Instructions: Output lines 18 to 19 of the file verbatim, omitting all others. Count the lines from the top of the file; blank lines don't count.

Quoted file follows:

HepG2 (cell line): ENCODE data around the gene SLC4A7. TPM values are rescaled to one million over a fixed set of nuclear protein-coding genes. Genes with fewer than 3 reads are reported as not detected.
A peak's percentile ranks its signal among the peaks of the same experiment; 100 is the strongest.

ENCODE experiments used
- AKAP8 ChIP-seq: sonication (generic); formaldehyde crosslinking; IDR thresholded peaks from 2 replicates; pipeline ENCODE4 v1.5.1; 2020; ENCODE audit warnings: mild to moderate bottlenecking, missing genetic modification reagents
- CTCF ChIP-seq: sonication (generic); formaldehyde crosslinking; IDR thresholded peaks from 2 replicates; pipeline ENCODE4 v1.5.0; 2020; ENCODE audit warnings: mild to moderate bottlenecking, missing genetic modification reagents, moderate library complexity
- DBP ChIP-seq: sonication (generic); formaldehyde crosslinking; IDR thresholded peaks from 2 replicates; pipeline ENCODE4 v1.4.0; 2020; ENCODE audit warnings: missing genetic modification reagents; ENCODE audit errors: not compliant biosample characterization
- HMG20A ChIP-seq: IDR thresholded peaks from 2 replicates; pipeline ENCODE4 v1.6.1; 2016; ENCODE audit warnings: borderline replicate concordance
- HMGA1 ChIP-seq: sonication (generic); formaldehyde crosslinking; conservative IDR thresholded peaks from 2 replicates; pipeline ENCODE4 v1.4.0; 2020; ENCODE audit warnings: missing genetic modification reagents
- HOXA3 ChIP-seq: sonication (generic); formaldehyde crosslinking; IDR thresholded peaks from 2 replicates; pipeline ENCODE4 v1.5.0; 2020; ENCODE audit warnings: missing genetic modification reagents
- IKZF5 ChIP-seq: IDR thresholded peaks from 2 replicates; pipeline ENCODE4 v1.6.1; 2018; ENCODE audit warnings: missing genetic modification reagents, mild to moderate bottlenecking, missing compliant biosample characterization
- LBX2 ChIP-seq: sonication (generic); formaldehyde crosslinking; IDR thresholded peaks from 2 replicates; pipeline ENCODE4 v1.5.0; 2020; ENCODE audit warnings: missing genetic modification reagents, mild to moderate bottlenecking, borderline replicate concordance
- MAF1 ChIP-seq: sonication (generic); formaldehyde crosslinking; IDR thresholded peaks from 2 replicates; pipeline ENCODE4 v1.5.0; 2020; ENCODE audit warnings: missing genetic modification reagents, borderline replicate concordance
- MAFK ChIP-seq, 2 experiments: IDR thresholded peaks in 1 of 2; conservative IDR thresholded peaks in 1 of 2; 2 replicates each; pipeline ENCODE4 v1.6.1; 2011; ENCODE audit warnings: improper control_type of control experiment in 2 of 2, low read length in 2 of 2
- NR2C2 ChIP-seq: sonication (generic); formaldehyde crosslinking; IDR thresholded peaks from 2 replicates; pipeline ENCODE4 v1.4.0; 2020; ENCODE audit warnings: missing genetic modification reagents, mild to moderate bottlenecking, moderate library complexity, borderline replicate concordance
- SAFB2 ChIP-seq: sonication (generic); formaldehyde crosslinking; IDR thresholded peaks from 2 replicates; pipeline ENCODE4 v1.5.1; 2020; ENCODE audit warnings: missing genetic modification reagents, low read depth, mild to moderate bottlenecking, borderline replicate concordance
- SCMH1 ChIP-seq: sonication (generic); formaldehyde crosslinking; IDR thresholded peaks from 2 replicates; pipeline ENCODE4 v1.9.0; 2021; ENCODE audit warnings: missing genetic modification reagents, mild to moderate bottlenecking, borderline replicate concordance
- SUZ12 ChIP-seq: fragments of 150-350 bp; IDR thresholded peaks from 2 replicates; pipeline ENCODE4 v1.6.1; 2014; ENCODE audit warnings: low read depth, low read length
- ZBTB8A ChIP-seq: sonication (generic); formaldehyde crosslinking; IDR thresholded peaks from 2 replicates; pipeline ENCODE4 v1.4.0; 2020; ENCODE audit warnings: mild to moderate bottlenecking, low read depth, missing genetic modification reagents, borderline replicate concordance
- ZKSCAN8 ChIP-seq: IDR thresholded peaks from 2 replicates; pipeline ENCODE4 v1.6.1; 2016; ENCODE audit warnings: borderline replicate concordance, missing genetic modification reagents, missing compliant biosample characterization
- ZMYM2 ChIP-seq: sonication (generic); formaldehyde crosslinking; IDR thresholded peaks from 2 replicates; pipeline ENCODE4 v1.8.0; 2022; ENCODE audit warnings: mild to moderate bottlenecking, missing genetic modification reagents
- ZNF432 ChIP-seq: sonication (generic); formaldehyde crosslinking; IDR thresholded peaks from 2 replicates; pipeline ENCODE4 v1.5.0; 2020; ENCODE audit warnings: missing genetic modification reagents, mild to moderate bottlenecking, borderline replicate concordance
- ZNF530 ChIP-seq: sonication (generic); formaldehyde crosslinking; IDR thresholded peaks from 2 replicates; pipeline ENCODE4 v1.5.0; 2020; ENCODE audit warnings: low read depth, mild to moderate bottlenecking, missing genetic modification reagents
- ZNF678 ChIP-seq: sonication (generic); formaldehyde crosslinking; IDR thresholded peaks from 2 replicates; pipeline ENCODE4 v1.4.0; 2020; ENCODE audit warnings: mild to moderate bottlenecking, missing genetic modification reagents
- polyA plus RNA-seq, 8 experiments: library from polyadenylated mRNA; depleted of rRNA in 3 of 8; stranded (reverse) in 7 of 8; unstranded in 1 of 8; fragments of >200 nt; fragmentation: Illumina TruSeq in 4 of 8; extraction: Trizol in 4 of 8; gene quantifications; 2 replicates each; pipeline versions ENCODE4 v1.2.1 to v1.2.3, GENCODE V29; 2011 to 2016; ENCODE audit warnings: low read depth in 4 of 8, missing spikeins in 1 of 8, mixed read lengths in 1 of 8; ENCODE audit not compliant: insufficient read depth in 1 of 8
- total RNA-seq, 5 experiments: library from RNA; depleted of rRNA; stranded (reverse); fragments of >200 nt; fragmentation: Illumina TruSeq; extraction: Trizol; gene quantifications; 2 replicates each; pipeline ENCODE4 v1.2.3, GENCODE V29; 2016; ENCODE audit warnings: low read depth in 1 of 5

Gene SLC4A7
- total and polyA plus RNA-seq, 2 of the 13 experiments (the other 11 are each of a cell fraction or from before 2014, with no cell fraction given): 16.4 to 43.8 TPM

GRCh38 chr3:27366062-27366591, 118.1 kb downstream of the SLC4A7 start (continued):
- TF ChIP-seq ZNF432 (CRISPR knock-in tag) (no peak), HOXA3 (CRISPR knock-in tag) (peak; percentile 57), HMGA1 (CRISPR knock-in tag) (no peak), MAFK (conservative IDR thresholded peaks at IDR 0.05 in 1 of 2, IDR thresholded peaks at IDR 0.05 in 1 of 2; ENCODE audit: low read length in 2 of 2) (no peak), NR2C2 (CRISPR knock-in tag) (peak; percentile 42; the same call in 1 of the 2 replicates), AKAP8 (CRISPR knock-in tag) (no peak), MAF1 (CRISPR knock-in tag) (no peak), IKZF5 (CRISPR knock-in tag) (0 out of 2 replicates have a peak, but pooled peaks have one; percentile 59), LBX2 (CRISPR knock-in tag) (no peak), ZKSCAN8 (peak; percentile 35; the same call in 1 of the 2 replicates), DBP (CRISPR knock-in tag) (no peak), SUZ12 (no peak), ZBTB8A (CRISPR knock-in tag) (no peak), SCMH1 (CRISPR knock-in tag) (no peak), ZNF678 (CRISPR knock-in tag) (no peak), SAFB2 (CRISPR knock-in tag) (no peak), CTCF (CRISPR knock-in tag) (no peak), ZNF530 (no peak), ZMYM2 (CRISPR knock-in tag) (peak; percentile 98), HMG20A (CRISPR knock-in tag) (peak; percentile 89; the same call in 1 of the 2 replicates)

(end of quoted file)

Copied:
- ZBTB8A ChIP-seq: sonication (generic); formaldehyde crosslinking; IDR thresholded peaks from 2 replicates; pipeline ENCODE4 v1.4.0; 2020; ENCODE audit warnings: mild to moderate bottlenecking, low read depth, missing genetic modification reagents, borderline replicate concordance
- ZKSCAN8 ChIP-seq: IDR thresholded peaks from 2 replicates; pipeline ENCODE4 v1.6.1; 2016; ENCODE audit warnings: borderline replicate concordance, missing genetic modification reagents, missing compliant biosample characterization